Aside from the lack of meaningful engagement taking place, there's also been negligence of the all-important boomer vote in the candidates' new media outreach tactics. Historically, older Americans (meaning older than the coveted 18 to 34 demographic) vote is much greater numbers than younger ones. According to a national exit poll posted on CNN.com from the 2006 election, 12% of the responding voters were 18-29 years old while 63% were 45 or older.
Estimates say there are currently 78 million baby boomers in the US, which equals a lot of voting power. (Baby boomers are defined as those born between 1946 and 1964).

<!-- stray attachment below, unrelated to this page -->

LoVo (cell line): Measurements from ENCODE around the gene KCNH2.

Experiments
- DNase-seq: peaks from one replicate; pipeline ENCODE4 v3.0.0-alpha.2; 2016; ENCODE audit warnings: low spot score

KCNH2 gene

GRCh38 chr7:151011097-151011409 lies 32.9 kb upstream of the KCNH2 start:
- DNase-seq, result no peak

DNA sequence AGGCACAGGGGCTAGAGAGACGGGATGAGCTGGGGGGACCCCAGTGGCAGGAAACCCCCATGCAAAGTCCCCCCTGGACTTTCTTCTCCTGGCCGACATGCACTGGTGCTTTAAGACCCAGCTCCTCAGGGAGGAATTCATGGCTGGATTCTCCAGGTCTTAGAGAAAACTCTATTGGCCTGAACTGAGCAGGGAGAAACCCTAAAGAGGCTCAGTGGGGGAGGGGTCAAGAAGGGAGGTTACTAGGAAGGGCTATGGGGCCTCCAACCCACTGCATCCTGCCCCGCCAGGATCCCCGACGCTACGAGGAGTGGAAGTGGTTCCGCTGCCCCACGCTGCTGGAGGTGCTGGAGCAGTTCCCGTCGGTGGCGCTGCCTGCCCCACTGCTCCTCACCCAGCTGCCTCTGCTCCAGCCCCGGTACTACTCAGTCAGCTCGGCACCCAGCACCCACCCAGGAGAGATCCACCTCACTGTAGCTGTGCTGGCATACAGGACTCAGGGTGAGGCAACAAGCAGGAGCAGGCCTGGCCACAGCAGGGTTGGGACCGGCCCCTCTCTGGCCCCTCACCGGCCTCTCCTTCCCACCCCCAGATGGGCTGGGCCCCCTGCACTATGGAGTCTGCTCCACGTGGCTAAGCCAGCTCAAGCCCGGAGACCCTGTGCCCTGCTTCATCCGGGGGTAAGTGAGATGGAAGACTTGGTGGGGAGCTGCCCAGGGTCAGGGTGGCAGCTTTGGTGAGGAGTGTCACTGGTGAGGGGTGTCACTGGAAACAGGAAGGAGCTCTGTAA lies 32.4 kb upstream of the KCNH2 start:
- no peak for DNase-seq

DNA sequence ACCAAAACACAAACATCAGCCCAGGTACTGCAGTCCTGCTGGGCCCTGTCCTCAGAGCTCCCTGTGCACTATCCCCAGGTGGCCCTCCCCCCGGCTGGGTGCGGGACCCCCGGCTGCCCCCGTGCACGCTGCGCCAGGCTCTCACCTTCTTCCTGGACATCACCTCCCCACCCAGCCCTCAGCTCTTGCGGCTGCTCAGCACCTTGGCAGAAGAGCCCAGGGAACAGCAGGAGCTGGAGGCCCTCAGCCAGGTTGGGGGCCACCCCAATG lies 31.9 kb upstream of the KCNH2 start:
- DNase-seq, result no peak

“I think a lot of boomers see MySpace as being for their kids,” says Carol Orsborn, SVP and co-chair of FHBoom, Fleishman-Hillard’s practice dedicated to reaching “boomers and beyond.” Findings from research conducted by FHBoom and Zoomerang found that 80% of boomers use computers on a regular basis, one-third going online daily.“They’re tech savvy enough to Google something… but tend to be a tech cycle behind younger generations,” says Orsborn.
She goes on to say that boomers are more likely to accept information from third-party sources. “They want to know that the information is coming to them from an objective source that doesn’t have an agenda,” adds Orsborn.
So, not only are social media sites less likely to hit this large audience, talking yourself up is probably not the best way to win the boomer vote once you manage to get their attention.